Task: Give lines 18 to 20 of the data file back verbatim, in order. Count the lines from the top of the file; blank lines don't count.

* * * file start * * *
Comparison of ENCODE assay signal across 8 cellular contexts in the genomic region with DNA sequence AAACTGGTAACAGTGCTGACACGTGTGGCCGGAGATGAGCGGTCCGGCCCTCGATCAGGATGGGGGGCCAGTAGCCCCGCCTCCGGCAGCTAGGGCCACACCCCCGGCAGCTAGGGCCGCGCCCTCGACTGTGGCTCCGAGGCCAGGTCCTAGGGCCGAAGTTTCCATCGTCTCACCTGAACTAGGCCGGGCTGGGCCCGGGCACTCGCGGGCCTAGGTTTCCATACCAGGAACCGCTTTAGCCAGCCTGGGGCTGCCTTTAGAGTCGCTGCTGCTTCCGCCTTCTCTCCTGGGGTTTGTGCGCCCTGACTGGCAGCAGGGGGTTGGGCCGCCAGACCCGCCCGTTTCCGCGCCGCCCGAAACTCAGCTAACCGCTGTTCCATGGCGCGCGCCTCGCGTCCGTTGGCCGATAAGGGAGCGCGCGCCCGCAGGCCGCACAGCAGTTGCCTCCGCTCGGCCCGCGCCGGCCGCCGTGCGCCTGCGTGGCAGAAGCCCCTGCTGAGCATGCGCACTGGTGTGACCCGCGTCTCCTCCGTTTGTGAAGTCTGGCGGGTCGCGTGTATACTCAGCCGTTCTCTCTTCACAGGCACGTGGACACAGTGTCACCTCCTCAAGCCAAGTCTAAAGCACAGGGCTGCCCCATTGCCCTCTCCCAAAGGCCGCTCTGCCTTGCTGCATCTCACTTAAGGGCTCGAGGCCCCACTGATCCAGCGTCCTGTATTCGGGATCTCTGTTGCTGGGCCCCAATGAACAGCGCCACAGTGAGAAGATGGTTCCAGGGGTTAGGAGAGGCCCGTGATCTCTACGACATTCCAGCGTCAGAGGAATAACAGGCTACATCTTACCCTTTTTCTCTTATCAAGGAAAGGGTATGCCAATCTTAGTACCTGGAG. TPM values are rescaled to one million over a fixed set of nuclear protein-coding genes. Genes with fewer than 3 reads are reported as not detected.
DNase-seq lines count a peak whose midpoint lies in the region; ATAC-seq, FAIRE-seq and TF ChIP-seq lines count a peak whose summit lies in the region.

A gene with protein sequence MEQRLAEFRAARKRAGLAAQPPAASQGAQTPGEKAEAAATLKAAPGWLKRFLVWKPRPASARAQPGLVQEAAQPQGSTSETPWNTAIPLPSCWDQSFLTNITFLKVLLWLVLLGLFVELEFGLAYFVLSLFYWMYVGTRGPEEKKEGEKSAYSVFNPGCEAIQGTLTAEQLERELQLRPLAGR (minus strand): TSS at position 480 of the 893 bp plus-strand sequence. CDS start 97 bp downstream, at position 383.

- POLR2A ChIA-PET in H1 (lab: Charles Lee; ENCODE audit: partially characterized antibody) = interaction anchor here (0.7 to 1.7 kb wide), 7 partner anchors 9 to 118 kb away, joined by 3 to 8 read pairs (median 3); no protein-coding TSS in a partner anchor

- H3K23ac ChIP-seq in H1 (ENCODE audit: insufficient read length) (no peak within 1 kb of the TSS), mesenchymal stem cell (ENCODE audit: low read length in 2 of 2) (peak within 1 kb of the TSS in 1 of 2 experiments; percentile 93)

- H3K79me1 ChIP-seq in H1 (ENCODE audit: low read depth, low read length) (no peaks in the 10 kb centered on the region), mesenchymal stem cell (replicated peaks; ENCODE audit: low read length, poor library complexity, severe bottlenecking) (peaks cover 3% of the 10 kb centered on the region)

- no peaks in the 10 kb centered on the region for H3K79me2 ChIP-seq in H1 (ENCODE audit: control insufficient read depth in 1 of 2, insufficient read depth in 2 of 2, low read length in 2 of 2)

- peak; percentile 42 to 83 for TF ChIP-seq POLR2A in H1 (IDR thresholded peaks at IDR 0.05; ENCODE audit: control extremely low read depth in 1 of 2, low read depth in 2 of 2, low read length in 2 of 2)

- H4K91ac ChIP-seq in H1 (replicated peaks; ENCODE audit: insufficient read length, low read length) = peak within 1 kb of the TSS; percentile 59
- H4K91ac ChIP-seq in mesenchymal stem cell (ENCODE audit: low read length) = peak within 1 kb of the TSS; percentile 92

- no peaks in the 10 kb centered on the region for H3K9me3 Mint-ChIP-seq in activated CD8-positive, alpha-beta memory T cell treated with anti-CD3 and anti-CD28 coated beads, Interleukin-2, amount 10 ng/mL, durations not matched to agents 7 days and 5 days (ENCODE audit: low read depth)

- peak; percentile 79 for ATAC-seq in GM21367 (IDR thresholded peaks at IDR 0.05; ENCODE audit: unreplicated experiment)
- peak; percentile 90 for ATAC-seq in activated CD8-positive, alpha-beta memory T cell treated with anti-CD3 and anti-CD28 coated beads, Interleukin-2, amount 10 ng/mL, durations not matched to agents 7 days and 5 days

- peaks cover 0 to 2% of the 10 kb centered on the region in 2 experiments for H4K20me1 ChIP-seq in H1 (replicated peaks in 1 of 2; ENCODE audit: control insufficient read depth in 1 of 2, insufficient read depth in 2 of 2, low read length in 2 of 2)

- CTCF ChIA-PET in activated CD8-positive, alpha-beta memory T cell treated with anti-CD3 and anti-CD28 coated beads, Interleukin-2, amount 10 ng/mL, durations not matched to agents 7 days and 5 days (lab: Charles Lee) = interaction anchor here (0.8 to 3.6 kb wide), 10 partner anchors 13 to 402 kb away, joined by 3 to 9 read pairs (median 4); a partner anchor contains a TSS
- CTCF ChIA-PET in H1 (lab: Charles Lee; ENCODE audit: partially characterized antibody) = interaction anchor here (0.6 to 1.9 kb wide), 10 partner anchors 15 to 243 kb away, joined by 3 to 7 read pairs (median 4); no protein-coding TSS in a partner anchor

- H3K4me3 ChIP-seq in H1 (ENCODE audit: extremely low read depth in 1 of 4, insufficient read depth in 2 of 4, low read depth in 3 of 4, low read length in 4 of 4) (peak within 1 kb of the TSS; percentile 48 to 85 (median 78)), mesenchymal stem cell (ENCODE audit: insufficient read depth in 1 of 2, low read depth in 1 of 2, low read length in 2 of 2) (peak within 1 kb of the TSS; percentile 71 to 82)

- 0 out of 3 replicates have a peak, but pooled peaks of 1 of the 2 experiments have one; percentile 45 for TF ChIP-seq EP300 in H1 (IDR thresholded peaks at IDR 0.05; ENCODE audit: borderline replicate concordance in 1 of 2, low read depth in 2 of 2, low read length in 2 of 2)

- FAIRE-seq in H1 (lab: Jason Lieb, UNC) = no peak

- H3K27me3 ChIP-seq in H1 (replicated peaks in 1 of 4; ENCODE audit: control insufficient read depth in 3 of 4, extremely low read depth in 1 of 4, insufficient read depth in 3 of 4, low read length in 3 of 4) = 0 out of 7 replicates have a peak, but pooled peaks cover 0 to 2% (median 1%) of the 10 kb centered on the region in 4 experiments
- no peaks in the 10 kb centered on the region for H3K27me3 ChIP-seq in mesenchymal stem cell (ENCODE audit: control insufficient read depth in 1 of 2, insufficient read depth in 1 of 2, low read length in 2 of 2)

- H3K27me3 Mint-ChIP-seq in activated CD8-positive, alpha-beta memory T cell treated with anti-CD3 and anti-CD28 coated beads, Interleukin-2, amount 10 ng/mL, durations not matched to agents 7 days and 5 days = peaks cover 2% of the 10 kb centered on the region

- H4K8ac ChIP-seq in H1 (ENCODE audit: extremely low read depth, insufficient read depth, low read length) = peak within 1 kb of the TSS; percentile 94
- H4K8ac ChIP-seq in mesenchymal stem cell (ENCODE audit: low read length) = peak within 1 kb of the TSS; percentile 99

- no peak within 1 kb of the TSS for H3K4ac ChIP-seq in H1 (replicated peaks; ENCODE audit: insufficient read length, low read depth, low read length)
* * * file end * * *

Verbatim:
- 0 out of 3 replicates have a peak, but pooled peaks of 1 of the 2 experiments have one; percentile 45 for TF ChIP-seq EP300 in H1 (IDR thresholded peaks at IDR 0.05; ENCODE audit: borderline replicate concordance in 1 of 2, low read depth in 2 of 2, low read length in 2 of 2)

- FAIRE-seq in H1 (lab: Jason Lieb, UNC) = no peak

- H3K27me3 ChIP-seq in H1 (replicated peaks in 1 of 4; ENCODE audit: control insufficient read depth in 3 of 4, extremely low read depth in 1 of 4, insufficient read depth in 3 of 4, low read length in 3 of 4) = 0 out of 7 replicates have a peak, but pooled peaks cover 0 to 2% (median 1%) of the 10 kb centered on the region in 4 experiments